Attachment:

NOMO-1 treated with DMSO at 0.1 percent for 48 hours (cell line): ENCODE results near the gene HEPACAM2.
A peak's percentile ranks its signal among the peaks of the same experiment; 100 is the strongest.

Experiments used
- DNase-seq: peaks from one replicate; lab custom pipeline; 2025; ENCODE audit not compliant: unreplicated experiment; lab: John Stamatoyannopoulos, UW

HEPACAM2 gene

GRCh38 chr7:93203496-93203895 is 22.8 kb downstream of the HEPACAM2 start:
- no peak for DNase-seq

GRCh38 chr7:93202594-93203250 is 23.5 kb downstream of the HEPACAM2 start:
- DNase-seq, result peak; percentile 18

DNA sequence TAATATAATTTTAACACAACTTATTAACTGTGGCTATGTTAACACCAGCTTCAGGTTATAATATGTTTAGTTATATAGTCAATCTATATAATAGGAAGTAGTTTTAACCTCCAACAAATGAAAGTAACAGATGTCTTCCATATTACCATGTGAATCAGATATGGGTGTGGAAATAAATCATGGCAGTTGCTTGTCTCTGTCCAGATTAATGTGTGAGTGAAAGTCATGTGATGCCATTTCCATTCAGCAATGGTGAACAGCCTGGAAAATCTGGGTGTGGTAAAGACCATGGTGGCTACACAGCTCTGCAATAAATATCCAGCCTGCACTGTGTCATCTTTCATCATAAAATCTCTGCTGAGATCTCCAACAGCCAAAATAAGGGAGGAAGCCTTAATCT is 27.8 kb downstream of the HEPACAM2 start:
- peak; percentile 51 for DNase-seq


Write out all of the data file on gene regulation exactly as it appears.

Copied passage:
NOMO-1 treated with DMSO at 0.1 percent for 48 hours (cell line): ENCODE results near the gene HEPACAM2.
A peak's percentile ranks its signal among the peaks of the same experiment; 100 is the strongest.

Experiments used
- DNase-seq: peaks from one replicate; lab custom pipeline; 2025; ENCODE audit not compliant: unreplicated experiment; lab: John Stamatoyannopoulos, UW

HEPACAM2 gene

GRCh38 chr7:93203496-93203895 is 22.8 kb downstream of the HEPACAM2 start:
- no peak for DNase-seq

GRCh38 chr7:93202594-93203250 is 23.5 kb downstream of the HEPACAM2 start:
- DNase-seq, result peak; percentile 18

DNA sequence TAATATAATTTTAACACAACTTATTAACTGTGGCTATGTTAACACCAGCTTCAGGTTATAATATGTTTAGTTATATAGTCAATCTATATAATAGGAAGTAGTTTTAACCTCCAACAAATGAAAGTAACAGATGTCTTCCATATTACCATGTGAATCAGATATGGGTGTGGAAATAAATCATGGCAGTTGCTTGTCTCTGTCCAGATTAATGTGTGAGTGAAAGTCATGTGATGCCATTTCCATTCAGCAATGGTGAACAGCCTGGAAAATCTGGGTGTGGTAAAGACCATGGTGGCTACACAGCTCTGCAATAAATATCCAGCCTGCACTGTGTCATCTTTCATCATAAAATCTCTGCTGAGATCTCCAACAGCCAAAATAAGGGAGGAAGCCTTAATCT is 27.8 kb downstream of the HEPACAM2 start:
- peak; percentile 51 for DNase-seq